“She never made us feel like our ideas were unimportant,” said Crystal Fischer, another student in the department, who added that Roscetti was very available, constantly opening her office door and walking around the first-floor hallways in Cypress Hall.

“A lot of (department) chairs have been through a lot this year in terms of handling all the cuts, and she was no different,” said Mary Reale, head of public relations for the department.

Some faculty members have pointed to the possibility of a communication problem among college officials, the chair and faculty members about what needed to be cut and when.

“The confusion (about the early evaluation) is there for all of us,” Roscetti said. “Yes, there are deadlines, and yes, we try to meet them within the understanding of exactly what they are. The (communication) issues go beyond specific instances, to an overall situation that is difficult to work in, most certainly for a new chair external to CSUN.”

“Unfortunately, for some reason, there’s a communication problem,” said Matt Harris, professor in the Music Department. “For some reason, things don’t get down to the faculty.” Harris said one example of this had to do with faculty being unsure of how many private lessons would need to be cut to fall in line with budgetary demands.

“We’re almost being asked to do administrative things, but we’re just the faculty, and we’re not given the information (that) administrators have,” he said.

Music professor Dan Kessner said communication between the college and the department had picked up a lot in recent months, but that prior to that, communication about the cuts was not that effective.

“We didn’t really know the extent of what we had to cut,” he said.

Kessner said the way Roscetti had handled the budget cuts decision-making process, through discussion with the faculty because of the department’s shared governance policies (implemented prior to Roscetti’s arrival), was a good thing, even if it was not the most efficient way of getting th
e cuts done on time.

“The (shared governance) process was experiencing growing pains upon my arrival, but the faculty are now making decisions that require them to be informed,” Roscetti said. “They are doing a fabulous job, and they understand the dean’s needs for deadlines to be met.”

Toutant expressed similar sentiments about the faculty.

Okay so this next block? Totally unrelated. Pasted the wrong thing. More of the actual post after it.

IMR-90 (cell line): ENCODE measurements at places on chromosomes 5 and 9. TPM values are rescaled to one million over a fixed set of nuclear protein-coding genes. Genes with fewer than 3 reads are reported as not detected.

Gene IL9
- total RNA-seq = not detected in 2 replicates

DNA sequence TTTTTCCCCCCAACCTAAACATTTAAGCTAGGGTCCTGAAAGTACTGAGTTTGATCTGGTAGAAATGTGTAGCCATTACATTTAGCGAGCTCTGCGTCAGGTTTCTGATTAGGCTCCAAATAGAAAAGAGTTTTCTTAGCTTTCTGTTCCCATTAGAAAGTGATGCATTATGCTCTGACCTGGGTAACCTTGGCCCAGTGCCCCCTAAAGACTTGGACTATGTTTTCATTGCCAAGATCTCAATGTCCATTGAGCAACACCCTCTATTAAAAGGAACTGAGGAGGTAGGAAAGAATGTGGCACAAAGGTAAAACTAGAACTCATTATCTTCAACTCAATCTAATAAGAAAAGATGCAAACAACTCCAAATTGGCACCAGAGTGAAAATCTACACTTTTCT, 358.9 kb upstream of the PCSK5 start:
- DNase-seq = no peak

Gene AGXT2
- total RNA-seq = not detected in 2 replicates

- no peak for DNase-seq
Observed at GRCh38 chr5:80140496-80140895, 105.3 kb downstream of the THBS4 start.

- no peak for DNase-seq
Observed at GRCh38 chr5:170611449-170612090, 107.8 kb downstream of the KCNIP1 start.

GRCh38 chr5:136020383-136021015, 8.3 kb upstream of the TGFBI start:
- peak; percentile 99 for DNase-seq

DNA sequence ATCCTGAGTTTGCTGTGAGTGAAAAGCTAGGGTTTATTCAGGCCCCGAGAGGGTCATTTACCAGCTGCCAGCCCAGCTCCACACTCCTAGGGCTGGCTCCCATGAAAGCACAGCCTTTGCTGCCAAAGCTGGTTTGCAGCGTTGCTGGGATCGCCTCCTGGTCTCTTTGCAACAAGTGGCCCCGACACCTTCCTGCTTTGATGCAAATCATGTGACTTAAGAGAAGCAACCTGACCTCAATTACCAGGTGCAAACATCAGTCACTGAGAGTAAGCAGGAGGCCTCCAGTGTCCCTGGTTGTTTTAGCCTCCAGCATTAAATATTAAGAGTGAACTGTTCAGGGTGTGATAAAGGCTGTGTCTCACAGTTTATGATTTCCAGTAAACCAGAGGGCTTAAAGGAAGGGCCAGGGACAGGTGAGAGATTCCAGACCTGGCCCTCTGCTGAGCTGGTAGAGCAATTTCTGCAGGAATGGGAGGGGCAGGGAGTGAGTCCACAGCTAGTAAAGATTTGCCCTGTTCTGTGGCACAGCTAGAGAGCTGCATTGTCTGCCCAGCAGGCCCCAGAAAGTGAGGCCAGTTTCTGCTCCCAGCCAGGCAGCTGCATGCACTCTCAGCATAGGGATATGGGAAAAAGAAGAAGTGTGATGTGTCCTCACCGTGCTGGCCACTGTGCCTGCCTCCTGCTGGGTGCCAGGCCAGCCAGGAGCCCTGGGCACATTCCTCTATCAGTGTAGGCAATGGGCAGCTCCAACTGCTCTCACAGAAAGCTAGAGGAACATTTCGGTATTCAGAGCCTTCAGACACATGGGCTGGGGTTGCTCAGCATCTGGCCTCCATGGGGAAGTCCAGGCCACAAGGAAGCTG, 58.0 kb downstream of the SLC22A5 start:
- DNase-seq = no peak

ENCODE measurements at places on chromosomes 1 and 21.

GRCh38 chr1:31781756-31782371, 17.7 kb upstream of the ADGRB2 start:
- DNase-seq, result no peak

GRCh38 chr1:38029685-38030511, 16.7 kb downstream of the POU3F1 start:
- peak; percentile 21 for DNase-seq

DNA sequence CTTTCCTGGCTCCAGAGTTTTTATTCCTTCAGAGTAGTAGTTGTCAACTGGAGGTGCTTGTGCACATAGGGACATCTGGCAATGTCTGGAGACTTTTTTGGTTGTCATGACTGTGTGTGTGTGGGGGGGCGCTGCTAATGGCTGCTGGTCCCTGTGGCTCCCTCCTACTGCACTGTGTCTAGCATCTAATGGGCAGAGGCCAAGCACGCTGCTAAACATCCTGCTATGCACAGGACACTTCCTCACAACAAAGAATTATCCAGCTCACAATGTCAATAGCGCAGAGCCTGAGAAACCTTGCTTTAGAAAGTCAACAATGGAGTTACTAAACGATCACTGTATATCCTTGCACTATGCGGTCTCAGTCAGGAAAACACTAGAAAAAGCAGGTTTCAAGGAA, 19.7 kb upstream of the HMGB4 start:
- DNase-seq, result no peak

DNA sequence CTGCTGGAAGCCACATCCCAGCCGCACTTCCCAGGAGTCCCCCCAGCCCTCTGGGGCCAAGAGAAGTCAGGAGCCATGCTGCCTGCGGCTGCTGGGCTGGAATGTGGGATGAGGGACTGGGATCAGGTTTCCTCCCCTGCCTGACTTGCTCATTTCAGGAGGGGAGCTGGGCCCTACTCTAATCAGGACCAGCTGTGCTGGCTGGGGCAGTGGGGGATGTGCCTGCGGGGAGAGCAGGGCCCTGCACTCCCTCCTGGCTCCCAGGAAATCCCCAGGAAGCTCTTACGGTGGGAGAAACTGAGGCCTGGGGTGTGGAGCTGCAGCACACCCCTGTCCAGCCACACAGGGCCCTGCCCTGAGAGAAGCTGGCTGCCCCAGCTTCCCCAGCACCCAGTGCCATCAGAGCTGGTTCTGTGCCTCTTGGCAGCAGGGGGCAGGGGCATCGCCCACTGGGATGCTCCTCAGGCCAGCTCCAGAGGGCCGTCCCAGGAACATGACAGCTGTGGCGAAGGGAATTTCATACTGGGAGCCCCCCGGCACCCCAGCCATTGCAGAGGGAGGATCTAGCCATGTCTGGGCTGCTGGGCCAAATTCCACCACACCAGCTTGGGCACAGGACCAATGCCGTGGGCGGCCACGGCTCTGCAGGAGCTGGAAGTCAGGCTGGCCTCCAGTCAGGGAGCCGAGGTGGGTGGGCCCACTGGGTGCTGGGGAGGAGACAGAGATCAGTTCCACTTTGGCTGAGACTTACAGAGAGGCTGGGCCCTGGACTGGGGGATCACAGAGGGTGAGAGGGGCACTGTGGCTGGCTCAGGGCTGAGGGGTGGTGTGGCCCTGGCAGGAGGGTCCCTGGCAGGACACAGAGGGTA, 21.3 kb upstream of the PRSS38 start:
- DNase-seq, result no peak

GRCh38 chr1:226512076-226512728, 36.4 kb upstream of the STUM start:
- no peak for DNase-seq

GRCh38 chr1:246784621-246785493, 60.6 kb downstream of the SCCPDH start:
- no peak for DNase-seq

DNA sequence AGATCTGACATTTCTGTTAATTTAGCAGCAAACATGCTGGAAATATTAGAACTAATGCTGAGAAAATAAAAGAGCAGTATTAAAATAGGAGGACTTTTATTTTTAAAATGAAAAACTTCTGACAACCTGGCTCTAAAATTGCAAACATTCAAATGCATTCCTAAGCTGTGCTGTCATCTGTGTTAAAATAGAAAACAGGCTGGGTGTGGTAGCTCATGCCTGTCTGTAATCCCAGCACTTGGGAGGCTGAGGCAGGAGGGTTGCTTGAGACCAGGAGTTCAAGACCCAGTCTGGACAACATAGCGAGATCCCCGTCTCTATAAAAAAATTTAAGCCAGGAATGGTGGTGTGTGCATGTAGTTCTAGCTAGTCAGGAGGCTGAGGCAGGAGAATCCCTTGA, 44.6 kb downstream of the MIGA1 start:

“For the most part, I’ve been amazed how resourceful and cooperative the faculty have been (during this process),” Toutant said.

A music professor who preferred to remain anonymous said the budget cut problem may have been compounded by some sort of friction between Toutant and Roscetti, and that the miscommunication reached a point where Roscetti felt she needed to resign.

Music professor Elizabeth Sellers said the different perspectives of both administrators and faculty need to be looked at to understand any communication between the two. Administrators view things with a larger perspective, she said, and faculty are actually “on the street,” interacting with students on a day-to-day basis.

“At this point, we don’t know what we’re going to do,” Sellers said.

Kessner said the faculty is trying to determine what cuts can be made in the program for next semester. He said faculty members are discussing parts of the program that people could “try and do without” if need be, including the re-examination of which music students are offered state-sponsored private lessons.

“There’s nothing final. But we think we’re finding ways,” Kessner said. “We’re getting close.”

Kessner said a number of full-time faculty members already had taken on overloaded classes and that program offerings had already been reduced.

“We’re being professional about it, with the department chair in taking care of the problem, little by little, to make things work,” said John Roscigno, music professor. “Unfortunately, it means shrinking the faculty and fitting more students into less classes. And that’s basically what it boils down to. And I don’t think many people are happy about it at all.”

Some professors and students see the budget cuts as potentially shaping the future of the music program in terms of faculty and student development.

“I feel like I’m on a sinking ship,” said one music professor, who preferred to remain anonymous.

The professor said the department is getting to a point that cuts suggested are signaling a program that is getting worse with every turn.

“You want to create an environment where faculty want to say and feel good about what they’re doing, and I’m not sure that’s happening in our department.”

Sellers said that due mainly to the hard work of faculty picking up the slack with extra workloads, the quality of education has remained high.

“I don’t believe it has affected the students,” she said.

“(Regardless), there’s a severe budget cut that’s here to stay,” Harris said. “We have to keep the integrity of these programs while making these cuts.”

The group of students that met Oct. 27 stressed the fact that the quality of their education had remained high, and many of them attributed that to the faculty and to Roscetti.

Williams, one of the students, pointed out the effect an early review or resignation could have on the students and the positive progress made recently in the department.

“My concern is that with all the controversy, it will hold everyone back,” he said.

Roscetti declined to comment over the phone, but in e-mail communication with the Sundial said the faculty are pursuing budget cuts with students in mind.

“The students in the Music Department are special and unique and have exhibited exemplary attitudes through frustrating times,” she said. “The faculty is doing everything possible to make responsible choices that will minimally impact these fine students.”

Ryan Denham can be reached at editor@csun.edu.